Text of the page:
‘It’s literally my stampede paying the bills’: Chicago woman says more needs to be done to level the playing field and payouts


CHICAGO (SCS) — It takes the average woman all of last year until today, March 15, two and a half months into the new year to earn as much as the average man did last year.

For women of color, it takes much longer. CBS 2’s Jackie Kostek explores how the pay gap affects women today and what is being done to level the playing field – or payment terms.

As chief organizer of the Little Village Community Council, Chella Garcia is well aware of the impact the wage gap has on women in her community.

“Being underpaid doesn’t necessarily mean you’re not employed and people will gladly take two, three jobs to close that pay gap.”

Garcia herself looks at the disparities.

“The job I’m in, a more established non-profit that’s not community based, I’ve seen someone make about $80,000 to $100,000 a year at my qualifications.”

Garcia has been a community organizer since she was 15 years old. His decades of experience are not reflected in his salary. If the paycheck arrives, not at all.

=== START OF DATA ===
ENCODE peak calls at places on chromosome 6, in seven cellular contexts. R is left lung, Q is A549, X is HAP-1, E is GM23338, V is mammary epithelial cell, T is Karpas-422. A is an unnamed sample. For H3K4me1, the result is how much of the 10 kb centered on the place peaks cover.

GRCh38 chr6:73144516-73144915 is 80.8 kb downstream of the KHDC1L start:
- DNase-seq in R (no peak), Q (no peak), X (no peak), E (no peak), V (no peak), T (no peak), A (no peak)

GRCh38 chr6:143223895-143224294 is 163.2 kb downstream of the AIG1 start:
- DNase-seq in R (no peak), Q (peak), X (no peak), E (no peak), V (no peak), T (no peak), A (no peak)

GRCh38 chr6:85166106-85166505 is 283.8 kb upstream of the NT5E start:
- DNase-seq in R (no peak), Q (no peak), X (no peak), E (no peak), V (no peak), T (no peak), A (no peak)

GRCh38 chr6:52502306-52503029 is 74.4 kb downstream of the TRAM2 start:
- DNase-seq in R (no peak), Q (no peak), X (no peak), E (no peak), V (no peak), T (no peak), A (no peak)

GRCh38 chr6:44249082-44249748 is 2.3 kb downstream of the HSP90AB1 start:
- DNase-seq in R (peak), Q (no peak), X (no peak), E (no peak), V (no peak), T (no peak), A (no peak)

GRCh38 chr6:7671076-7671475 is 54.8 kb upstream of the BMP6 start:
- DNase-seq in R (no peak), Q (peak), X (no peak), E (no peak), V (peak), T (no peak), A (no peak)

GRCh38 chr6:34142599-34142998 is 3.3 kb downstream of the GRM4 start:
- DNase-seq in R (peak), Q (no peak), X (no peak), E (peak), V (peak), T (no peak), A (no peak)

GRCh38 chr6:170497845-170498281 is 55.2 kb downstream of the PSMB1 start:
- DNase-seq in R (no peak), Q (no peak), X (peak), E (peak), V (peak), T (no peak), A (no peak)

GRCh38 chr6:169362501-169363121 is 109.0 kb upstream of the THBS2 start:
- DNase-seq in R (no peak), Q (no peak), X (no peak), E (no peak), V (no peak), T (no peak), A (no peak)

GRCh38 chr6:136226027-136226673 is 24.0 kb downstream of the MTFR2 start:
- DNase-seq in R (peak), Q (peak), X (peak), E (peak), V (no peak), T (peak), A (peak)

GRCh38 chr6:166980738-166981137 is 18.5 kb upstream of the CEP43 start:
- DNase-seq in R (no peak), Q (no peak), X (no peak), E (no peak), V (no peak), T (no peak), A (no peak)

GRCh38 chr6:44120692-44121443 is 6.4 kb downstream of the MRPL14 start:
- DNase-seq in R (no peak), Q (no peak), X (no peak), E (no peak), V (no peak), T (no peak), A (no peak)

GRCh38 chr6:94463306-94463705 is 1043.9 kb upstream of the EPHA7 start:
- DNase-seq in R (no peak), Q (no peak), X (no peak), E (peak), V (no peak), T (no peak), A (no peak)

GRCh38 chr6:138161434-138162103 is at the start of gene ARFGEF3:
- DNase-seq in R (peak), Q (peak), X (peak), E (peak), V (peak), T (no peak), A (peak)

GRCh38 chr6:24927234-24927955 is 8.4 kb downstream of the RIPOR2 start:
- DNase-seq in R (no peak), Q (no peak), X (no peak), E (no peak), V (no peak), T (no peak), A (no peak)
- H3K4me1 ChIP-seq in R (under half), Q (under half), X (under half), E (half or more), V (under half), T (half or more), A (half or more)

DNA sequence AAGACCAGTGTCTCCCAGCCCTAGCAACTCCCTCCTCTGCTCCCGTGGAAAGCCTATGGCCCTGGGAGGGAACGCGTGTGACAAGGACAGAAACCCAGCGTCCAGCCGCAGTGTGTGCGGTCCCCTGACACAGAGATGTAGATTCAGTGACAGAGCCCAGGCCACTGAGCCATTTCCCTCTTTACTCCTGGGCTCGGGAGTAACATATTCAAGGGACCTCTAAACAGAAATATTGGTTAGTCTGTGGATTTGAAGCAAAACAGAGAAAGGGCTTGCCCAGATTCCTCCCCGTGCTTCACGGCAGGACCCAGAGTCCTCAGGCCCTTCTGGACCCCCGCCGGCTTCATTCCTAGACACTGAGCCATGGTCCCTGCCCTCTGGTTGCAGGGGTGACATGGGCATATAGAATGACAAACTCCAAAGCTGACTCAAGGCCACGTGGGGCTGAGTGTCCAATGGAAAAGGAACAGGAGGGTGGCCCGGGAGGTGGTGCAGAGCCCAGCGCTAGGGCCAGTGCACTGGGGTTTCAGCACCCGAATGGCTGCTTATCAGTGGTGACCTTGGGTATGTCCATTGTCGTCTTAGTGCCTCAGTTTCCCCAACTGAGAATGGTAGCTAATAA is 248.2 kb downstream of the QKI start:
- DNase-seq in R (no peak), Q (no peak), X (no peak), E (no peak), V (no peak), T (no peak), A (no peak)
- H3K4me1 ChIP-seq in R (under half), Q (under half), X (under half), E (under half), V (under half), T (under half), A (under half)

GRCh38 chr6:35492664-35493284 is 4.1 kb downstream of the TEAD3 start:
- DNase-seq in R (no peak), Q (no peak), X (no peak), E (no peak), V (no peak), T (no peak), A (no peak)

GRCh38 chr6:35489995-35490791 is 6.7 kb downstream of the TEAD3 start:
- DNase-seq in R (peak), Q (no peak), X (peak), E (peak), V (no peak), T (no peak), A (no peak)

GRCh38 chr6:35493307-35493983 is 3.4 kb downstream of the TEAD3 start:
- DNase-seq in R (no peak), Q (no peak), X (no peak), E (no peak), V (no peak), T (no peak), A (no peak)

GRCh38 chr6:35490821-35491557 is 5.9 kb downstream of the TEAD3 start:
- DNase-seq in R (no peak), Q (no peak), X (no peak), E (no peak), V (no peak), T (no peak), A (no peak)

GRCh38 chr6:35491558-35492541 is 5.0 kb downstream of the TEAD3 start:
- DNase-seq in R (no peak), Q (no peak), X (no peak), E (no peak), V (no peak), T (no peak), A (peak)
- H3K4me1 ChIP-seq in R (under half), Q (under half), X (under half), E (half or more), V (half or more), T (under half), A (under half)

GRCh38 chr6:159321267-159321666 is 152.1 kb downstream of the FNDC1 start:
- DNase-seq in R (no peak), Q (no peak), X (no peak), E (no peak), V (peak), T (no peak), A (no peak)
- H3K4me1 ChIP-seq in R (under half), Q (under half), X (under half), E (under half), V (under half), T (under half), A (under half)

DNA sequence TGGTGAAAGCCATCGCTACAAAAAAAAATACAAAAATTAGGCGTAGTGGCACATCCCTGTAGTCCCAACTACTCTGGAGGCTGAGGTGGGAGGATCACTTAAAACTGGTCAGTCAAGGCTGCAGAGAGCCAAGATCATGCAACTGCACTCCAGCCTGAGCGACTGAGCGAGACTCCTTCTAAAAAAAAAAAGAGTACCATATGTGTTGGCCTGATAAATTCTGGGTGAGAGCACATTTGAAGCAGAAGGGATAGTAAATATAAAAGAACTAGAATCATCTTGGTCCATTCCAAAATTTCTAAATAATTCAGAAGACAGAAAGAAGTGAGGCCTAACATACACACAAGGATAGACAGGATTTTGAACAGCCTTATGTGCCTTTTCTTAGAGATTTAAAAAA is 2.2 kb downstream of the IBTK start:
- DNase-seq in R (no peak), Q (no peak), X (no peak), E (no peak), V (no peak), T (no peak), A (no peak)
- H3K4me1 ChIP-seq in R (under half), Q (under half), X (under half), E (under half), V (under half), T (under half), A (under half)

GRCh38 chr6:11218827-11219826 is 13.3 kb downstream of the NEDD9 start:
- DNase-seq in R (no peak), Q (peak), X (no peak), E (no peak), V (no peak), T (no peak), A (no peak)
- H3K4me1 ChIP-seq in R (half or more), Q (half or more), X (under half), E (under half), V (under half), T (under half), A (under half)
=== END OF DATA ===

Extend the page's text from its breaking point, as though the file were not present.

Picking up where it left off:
“I get paid by donation, by campaign, by consultation,” Garcia said. “I would say, on average, maybe around $12,000 a year.”

Garcia is not alone. According to the National Committee on Pay Equity, the pay gap is widest for Latina women, who earn 57 cents on the dollar of a white man.

“Over a 40-year career, that means $1.1 million in lost wages.”

Cherita Ellens is President and CEO of Women Employed, an advocacy organization working to close the economic gap for women and remove barriers to economic equity.

“The impact this has on your retirement savings, the choices you can make for your family, where you go to live, where you send your kids to school, it’s all tied to the pay gap,” Ellens said.

So what is being done to fix it? Ellens says that in recent years, two significant changes have been made to Illinois’ equal pay law.

The one that will soon force many companies to make their data on the gender, race and compensation of employees public. And the No Earnings History Act, which prohibits employers from asking a candidate how much they earned in previous jobs.

“It helps stop the bleeding. If I’ve been underpaid my entire career and now have the opportunity to go somewhere else, I don’t have to take it with me to my next job and I can start to even out my salary,” Ellens said.

Yet for Ellens and Garcia, progress can seem painfully slow. Garcia works multiple gigs, almost around the clock to make ends meet.

How does she stay afloat?

“It’s literally my hustle that pays the bills.”


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